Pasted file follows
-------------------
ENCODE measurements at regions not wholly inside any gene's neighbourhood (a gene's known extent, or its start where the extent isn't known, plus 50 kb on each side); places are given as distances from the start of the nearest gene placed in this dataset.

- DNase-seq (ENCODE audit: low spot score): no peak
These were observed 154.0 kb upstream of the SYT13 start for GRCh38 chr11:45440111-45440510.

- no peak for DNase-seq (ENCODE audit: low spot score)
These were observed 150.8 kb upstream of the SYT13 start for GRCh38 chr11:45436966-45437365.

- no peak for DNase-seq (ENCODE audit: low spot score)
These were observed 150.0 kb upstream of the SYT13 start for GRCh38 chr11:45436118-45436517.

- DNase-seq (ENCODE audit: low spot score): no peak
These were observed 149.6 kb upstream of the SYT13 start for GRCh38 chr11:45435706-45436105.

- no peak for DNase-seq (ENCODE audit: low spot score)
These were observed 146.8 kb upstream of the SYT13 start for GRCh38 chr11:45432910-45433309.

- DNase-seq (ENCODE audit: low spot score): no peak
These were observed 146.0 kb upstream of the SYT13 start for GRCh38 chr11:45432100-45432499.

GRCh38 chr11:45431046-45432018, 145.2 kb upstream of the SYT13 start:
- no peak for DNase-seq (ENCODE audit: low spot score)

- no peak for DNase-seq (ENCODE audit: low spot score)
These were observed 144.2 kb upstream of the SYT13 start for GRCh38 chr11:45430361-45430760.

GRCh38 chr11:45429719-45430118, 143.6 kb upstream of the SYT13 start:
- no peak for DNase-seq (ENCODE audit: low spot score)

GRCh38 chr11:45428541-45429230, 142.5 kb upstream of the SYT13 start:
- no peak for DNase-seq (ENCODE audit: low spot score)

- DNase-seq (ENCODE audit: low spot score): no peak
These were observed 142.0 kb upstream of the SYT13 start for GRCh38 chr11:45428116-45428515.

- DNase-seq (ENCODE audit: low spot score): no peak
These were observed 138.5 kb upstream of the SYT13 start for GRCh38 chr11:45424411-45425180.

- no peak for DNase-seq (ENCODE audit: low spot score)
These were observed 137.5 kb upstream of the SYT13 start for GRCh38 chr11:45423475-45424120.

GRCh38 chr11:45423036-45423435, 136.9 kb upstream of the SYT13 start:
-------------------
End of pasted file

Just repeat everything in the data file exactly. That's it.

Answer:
ENCODE measurements at regions not wholly inside any gene's neighbourhood (a gene's known extent, or its start where the extent isn't known, plus 50 kb on each side); places are given as distances from the start of the nearest gene placed in this dataset.

- DNase-seq (ENCODE audit: low spot score): no peak
These were observed 154.0 kb upstream of the SYT13 start for GRCh38 chr11:45440111-45440510.

- no peak for DNase-seq (ENCODE audit: low spot score)
These were observed 150.8 kb upstream of the SYT13 start for GRCh38 chr11:45436966-45437365.

- no peak for DNase-seq (ENCODE audit: low spot score)
These were observed 150.0 kb upstream of the SYT13 start for GRCh38 chr11:45436118-45436517.

- DNase-seq (ENCODE audit: low spot score): no peak
These were observed 149.6 kb upstream of the SYT13 start for GRCh38 chr11:45435706-45436105.

- no peak for DNase-seq (ENCODE audit: low spot score)
These were observed 146.8 kb upstream of the SYT13 start for GRCh38 chr11:45432910-45433309.

- DNase-seq (ENCODE audit: low spot score): no peak
These were observed 146.0 kb upstream of the SYT13 start for GRCh38 chr11:45432100-45432499.

GRCh38 chr11:45431046-45432018, 145.2 kb upstream of the SYT13 start:
- no peak for DNase-seq (ENCODE audit: low spot score)

- no peak for DNase-seq (ENCODE audit: low spot score)
These were observed 144.2 kb upstream of the SYT13 start for GRCh38 chr11:45430361-45430760.

GRCh38 chr11:45429719-45430118, 143.6 kb upstream of the SYT13 start:
- no peak for DNase-seq (ENCODE audit: low spot score)

GRCh38 chr11:45428541-45429230, 142.5 kb upstream of the SYT13 start:
- no peak for DNase-seq (ENCODE audit: low spot score)

- DNase-seq (ENCODE audit: low spot score): no peak
These were observed 142.0 kb upstream of the SYT13 start for GRCh38 chr11:45428116-45428515.

- DNase-seq (ENCODE audit: low spot score): no peak
These were observed 138.5 kb upstream of the SYT13 start for GRCh38 chr11:45424411-45425180.

- no peak for DNase-seq (ENCODE audit: low spot score)
These were observed 137.5 kb upstream of the SYT13 start for GRCh38 chr11:45423475-45424120.

GRCh38 chr11:45423036-45423435, 136.9 kb upstream of the SYT13 start: